Study of Online Intervention for Socially Anxious Youths Seeks Participants

October 03, 2013

Social anxiety is the most common anxiety disorder of adolescence, affecting up to 15 percent of teens. Not only is it a “gateway disorder” that predicts adult psychopathology, it is a prevalent threat to youth’s current social, emotional and academic adjustment. Yet fewer than 30 percent of socially anxious youth receive treatment. Often, this is because they wish to avoid the social situation of seeing a therapist. Moreover, many communities lack the mental health services to address this pressing problem.

A new University of Virginia study – which is seeking participants – aims to make treatment accessible for socially anxious youth through Internet delivery. Youth participants will be asked to complete eight, 20-minute online sessions every three days from their home computer. The sessions are designed to feel more like a game than therapy, and the study’s lead investigator, Meg Reuland, a Ph.D. candidate in psychology, hopes this will be appealing to its 11- to 15-year-old participants.

“We know that entering treatment can be really difficult for these kids and teens,” she said. “We wanted to make something that was both convenient and engaging for these youth.” She is working on the study with her mentor, U.Va. psychology professor Bethany Teachman of the College of Arts & Sciences.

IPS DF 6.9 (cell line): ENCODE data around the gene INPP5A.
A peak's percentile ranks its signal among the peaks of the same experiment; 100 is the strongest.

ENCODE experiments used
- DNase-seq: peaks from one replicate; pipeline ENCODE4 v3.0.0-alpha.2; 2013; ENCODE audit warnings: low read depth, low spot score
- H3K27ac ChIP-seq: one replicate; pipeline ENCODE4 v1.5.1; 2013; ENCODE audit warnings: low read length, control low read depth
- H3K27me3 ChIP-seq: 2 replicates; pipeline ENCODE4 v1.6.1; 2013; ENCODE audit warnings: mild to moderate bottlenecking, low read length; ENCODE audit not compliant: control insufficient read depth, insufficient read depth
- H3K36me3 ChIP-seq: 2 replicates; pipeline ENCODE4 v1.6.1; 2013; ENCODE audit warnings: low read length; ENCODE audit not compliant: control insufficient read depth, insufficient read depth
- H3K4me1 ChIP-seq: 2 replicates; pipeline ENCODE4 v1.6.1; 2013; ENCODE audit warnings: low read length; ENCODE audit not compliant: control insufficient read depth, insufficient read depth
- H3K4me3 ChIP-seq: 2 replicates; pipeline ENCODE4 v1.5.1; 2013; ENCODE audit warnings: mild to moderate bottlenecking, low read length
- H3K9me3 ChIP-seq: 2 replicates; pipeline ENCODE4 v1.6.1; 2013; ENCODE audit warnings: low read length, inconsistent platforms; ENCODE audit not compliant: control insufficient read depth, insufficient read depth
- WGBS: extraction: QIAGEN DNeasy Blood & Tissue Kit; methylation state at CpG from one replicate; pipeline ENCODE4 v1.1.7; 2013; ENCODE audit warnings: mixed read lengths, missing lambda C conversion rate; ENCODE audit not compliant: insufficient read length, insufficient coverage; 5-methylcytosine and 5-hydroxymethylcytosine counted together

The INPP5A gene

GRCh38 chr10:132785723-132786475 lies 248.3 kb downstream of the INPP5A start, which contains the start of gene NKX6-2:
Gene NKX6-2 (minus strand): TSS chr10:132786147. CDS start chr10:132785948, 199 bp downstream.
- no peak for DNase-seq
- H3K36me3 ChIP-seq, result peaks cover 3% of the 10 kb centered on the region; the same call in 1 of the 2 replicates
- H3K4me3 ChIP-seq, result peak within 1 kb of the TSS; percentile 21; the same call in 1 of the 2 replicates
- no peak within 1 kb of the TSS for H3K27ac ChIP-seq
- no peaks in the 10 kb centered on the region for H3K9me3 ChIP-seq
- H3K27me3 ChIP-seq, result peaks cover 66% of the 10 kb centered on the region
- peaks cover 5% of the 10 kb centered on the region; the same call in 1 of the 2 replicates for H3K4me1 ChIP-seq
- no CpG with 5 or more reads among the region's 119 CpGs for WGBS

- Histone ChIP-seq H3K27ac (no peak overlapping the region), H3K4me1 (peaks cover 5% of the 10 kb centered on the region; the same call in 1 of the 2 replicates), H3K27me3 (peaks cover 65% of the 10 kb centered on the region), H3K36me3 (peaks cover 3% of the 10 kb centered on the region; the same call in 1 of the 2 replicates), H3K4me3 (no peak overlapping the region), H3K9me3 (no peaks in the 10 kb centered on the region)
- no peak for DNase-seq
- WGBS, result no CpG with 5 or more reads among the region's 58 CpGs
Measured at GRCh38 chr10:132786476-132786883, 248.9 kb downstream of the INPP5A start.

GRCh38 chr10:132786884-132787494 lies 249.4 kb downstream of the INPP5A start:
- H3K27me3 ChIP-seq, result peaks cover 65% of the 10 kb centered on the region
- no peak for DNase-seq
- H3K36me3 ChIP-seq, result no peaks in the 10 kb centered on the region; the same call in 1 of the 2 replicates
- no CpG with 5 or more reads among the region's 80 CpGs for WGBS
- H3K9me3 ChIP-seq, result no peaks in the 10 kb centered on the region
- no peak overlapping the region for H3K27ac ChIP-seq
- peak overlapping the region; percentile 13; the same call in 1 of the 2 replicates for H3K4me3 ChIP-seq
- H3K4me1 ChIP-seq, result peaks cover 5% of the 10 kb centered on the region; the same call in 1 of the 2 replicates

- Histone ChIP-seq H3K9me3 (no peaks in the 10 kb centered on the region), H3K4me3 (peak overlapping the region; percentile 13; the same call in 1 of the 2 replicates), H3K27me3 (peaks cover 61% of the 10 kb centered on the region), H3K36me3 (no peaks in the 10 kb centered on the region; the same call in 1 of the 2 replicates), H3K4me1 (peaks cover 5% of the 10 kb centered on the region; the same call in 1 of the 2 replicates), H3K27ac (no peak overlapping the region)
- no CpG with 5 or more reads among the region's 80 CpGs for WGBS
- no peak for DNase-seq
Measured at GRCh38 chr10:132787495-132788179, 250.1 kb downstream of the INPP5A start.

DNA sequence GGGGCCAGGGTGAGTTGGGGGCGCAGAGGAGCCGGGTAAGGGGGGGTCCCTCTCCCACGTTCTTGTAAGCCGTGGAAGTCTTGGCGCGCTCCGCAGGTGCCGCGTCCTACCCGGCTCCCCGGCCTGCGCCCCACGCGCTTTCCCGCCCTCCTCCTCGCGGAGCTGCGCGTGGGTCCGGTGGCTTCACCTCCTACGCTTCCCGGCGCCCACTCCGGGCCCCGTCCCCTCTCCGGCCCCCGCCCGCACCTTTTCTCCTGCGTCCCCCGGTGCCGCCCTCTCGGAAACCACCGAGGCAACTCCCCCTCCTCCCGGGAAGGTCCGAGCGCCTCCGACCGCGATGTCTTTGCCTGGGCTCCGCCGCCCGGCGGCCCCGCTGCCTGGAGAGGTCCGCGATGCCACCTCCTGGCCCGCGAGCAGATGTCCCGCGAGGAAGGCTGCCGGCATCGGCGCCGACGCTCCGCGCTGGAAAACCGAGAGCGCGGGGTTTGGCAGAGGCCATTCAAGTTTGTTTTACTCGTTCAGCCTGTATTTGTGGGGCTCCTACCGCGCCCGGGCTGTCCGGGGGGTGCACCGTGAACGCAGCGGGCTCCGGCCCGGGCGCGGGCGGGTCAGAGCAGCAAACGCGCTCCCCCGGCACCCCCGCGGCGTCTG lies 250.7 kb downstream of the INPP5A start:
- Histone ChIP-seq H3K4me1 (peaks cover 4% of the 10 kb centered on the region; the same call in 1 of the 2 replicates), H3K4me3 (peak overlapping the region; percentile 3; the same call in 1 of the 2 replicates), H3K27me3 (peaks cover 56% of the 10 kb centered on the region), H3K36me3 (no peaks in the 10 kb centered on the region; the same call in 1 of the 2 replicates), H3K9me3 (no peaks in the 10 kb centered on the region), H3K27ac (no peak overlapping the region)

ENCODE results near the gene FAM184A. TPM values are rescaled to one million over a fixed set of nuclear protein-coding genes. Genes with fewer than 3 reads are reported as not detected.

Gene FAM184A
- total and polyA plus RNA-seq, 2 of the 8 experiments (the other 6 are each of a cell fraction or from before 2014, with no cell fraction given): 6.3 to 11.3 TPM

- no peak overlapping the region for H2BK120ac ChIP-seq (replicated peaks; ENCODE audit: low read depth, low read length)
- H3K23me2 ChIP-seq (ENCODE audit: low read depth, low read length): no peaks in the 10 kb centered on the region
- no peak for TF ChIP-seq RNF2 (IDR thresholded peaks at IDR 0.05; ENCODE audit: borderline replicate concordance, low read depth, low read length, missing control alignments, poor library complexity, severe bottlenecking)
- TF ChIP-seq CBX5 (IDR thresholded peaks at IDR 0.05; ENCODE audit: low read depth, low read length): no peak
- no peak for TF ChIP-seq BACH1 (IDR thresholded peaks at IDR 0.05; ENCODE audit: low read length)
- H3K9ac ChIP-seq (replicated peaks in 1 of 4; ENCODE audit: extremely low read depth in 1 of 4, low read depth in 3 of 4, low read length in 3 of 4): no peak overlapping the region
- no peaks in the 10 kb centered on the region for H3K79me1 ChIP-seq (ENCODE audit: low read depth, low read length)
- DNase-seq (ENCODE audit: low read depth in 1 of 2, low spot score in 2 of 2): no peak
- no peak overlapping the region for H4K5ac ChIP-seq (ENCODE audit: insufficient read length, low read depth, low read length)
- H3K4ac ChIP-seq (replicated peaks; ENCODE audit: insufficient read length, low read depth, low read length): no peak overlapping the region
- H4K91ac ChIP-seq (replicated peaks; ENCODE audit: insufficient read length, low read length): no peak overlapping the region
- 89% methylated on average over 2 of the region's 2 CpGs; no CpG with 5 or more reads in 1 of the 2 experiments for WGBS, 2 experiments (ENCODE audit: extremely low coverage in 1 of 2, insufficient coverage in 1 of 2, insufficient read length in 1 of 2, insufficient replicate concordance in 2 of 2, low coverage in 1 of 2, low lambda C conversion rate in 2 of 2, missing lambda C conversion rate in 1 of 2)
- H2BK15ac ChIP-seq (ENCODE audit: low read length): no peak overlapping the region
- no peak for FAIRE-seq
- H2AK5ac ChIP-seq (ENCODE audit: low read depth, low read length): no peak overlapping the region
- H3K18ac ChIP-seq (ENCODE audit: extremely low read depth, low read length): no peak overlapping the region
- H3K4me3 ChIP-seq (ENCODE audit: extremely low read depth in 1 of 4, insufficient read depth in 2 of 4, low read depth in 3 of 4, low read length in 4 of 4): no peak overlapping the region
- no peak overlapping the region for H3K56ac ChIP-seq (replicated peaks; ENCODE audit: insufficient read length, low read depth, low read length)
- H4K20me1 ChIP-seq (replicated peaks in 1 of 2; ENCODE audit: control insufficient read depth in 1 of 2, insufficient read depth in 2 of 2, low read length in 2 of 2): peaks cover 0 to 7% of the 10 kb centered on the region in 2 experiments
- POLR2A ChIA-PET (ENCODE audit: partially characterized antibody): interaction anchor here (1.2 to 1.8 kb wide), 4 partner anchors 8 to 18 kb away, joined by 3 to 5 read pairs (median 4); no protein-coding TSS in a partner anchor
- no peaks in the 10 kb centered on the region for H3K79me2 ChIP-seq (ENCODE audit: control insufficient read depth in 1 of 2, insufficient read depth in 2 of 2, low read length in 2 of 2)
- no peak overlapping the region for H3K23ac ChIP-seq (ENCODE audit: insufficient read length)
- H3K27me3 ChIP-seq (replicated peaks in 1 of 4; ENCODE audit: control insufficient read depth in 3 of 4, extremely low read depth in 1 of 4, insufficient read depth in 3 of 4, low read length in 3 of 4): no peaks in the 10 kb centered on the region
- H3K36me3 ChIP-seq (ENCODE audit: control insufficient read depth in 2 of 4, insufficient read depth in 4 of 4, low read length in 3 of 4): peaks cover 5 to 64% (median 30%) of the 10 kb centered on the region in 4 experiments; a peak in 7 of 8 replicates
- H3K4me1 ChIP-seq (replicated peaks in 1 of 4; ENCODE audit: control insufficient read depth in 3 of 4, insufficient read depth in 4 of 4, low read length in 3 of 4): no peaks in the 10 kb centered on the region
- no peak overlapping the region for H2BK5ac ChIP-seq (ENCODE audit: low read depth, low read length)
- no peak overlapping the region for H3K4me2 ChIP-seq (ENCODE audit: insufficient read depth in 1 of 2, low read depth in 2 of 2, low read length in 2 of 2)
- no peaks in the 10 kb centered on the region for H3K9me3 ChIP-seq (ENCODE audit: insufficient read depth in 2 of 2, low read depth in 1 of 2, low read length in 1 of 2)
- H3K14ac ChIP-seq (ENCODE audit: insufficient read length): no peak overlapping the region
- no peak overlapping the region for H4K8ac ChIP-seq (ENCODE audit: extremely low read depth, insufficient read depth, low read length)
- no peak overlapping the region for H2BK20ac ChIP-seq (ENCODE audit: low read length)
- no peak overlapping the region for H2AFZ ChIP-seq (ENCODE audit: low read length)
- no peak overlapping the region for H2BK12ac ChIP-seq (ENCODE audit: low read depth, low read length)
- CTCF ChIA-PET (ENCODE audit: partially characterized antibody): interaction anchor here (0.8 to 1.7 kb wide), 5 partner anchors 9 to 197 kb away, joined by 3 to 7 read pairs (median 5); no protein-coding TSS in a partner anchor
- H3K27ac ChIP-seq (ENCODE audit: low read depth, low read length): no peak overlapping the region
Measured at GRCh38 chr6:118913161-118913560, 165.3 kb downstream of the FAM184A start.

Following the lead of other family therapies for anxiety, the intervention also involves parents. Their role in youth social anxiety is not fully understood, and the study seeks to learn more about how they can best support their children’s growth. For this reason, parents may also receive eight sessions of online therapy, completed in tandem with their child.

Reuland is currently seeking socially anxious youth and their parents to participate in this experimental treatment. Interested parents will be screened on the phone. If it appears likely that their child meets criteria for social anxiety, they will be invited for further assessment to the psychology department’s Ainsworth Clinic. Eligible participants will return to the clinic for assessment on four other occasions over the course of the intervention. If it appears that children do not meet criteria for social anxiety, referrals to other treatments will be offered.

For the intervention itself, participants will complete eight short (approximately 20-minute) sessions online from their personal computers at home. Parents and children will both be awarded $75 for completion of the study.

To find out if you and your child are eligible to participate, contact Reuland at or 434-207-8696.

Media Contact

Fariss Samarrai

University News Associate Office of University Communications